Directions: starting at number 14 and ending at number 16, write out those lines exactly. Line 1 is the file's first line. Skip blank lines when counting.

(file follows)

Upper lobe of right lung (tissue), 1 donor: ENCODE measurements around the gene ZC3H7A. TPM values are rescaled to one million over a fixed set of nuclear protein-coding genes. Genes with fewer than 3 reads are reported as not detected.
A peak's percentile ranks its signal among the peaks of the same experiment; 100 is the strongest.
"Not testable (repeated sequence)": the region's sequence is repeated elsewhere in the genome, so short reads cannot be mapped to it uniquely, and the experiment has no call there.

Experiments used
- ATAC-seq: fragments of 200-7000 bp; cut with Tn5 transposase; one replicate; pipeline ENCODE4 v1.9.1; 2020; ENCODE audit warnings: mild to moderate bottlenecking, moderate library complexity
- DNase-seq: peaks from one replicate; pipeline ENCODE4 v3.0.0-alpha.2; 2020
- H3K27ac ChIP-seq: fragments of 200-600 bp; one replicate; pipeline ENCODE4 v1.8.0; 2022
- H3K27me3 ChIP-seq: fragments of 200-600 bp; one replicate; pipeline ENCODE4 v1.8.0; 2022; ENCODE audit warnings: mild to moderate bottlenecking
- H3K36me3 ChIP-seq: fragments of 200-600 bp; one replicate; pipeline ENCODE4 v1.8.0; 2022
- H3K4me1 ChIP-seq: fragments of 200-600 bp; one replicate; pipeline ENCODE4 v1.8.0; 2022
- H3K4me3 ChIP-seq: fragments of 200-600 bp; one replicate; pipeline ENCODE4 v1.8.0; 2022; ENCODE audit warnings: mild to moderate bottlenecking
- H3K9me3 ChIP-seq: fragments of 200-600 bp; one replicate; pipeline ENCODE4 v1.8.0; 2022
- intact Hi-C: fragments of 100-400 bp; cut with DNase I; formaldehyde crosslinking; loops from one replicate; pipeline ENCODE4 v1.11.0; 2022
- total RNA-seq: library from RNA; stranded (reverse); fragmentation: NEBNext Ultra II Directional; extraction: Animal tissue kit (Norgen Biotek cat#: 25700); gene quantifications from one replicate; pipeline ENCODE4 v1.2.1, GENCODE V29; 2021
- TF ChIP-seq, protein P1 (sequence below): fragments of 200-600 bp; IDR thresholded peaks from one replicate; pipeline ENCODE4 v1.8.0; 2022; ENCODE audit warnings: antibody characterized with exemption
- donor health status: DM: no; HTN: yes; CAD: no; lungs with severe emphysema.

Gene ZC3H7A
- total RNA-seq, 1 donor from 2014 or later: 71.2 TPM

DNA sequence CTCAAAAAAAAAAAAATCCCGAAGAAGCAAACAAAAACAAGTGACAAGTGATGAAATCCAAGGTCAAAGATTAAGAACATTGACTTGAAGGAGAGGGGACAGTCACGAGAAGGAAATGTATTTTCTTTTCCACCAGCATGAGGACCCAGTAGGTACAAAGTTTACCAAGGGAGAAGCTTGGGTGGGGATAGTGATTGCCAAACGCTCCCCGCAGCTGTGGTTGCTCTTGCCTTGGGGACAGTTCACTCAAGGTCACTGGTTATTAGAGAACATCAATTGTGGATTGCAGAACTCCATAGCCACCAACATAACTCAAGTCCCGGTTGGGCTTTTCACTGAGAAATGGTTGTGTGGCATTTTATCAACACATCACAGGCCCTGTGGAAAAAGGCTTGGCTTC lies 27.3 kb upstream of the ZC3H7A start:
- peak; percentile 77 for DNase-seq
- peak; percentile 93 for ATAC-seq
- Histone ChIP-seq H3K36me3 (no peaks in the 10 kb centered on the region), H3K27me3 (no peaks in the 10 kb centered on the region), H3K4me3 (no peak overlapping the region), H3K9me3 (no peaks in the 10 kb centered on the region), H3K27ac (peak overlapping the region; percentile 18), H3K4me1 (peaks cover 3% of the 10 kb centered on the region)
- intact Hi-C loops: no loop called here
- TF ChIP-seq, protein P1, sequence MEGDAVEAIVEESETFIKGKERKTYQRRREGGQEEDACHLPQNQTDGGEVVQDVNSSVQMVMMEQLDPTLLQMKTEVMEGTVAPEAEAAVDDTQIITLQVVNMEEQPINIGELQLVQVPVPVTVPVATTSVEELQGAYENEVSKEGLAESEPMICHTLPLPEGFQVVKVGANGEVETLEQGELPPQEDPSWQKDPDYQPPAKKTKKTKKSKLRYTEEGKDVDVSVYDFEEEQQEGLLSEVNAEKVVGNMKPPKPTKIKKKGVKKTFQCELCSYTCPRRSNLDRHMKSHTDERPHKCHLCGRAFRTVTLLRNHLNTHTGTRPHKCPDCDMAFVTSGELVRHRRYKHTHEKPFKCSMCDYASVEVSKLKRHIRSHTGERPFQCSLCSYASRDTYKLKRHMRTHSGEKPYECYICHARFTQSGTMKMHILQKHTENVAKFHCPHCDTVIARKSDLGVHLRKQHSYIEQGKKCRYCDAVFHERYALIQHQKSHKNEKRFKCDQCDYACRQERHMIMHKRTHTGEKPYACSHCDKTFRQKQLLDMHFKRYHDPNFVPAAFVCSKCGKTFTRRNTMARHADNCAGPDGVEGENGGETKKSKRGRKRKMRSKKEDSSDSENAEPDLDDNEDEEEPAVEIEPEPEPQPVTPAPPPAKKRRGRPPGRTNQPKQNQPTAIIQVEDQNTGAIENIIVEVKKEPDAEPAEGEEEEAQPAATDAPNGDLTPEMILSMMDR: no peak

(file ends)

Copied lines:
- total RNA-seq: library from RNA; stranded (reverse); fragmentation: NEBNext Ultra II Directional; extraction: Animal tissue kit (Norgen Biotek cat#: 25700); gene quantifications from one replicate; pipeline ENCODE4 v1.2.1, GENCODE V29; 2021
- TF ChIP-seq, protein P1 (sequence below): fragments of 200-600 bp; IDR thresholded peaks from one replicate; pipeline ENCODE4 v1.8.0; 2022; ENCODE audit warnings: antibody characterized with exemption
- donor health status: DM: no; HTN: yes; CAD: no; lungs with severe emphysema.